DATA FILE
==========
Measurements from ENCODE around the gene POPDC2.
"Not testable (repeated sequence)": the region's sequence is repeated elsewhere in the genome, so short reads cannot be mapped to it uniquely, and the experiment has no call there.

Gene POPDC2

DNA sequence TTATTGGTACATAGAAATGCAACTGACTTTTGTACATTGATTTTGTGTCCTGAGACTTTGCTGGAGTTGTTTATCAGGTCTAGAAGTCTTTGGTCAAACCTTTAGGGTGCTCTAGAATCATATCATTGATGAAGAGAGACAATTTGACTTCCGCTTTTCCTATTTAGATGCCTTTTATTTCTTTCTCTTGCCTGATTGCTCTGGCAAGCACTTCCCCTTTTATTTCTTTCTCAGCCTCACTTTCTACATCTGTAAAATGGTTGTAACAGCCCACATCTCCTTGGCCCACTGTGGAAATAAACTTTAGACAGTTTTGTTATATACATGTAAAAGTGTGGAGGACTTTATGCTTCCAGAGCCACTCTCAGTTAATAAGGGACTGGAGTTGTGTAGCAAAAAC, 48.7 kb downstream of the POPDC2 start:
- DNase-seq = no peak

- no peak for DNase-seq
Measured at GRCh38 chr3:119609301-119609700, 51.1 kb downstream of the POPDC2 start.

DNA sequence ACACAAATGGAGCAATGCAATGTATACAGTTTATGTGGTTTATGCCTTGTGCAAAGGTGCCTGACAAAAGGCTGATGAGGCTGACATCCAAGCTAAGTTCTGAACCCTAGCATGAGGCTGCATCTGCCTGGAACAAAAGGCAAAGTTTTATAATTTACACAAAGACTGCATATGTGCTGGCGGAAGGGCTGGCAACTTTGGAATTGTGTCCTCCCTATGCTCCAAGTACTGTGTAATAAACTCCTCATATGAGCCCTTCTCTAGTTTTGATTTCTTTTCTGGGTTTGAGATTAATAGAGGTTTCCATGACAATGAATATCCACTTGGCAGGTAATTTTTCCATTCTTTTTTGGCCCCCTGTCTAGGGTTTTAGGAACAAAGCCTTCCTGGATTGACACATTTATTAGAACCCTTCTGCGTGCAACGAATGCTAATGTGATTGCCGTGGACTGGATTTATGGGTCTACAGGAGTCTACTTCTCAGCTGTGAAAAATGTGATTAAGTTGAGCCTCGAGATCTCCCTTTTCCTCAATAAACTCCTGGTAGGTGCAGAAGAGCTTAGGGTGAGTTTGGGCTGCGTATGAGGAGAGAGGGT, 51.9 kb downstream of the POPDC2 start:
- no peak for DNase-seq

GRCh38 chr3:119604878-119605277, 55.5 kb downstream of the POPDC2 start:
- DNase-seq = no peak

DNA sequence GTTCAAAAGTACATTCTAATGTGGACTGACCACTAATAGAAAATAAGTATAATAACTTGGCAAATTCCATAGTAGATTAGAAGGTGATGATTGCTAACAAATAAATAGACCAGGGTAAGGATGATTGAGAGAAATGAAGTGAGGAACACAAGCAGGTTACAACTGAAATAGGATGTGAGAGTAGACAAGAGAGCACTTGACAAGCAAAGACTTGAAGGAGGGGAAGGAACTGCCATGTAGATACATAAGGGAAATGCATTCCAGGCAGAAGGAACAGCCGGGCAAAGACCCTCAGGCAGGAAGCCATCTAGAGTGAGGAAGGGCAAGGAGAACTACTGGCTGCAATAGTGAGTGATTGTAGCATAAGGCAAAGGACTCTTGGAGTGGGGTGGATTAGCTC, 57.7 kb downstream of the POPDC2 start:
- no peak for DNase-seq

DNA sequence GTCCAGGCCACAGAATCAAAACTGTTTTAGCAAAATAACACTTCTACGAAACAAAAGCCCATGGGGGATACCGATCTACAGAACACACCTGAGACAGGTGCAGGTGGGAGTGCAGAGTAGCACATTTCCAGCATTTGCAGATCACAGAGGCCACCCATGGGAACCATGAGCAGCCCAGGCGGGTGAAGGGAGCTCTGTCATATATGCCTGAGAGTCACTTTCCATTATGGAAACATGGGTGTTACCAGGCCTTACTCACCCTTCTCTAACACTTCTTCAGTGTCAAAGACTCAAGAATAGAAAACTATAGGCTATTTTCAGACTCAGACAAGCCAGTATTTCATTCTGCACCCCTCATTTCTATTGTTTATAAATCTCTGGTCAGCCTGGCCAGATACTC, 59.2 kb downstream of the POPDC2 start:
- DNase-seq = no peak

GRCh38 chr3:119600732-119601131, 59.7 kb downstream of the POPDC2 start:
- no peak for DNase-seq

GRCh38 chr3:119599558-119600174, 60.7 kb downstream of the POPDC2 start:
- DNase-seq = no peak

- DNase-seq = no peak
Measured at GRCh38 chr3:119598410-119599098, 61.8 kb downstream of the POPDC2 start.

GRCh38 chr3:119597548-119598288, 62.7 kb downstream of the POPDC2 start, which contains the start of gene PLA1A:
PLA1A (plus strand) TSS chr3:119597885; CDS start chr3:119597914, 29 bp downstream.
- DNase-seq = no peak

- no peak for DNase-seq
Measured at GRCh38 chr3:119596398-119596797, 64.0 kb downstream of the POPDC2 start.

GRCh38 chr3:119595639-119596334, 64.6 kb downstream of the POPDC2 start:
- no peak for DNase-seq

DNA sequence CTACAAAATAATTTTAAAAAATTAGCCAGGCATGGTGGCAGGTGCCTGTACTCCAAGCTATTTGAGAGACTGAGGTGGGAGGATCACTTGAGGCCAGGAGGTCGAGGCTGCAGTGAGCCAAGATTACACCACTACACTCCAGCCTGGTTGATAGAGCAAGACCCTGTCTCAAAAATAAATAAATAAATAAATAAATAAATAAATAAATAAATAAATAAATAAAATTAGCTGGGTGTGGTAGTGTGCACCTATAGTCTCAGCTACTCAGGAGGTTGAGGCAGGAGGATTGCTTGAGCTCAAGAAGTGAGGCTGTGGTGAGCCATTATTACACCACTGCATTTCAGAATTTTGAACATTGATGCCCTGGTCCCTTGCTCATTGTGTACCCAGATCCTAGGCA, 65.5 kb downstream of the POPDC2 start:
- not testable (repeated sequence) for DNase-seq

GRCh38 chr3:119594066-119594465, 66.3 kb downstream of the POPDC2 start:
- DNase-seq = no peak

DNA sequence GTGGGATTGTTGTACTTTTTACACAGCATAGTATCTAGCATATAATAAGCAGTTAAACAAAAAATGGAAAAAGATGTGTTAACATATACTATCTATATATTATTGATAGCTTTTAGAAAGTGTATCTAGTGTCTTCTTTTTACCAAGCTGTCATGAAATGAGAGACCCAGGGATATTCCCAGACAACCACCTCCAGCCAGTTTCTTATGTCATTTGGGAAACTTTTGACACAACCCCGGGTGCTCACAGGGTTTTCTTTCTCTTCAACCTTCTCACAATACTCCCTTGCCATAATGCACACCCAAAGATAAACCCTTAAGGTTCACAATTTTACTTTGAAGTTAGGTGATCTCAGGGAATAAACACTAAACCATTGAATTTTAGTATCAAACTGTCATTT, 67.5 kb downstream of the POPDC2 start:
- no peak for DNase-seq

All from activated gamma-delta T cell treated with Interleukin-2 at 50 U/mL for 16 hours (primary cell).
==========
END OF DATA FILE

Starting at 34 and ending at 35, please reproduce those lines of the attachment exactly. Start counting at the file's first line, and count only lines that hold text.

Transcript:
- no peak for DNase-seq

All from activated gamma-delta T cell treated with Interleukin-2 at 50 U/mL for 16 hours (primary cell).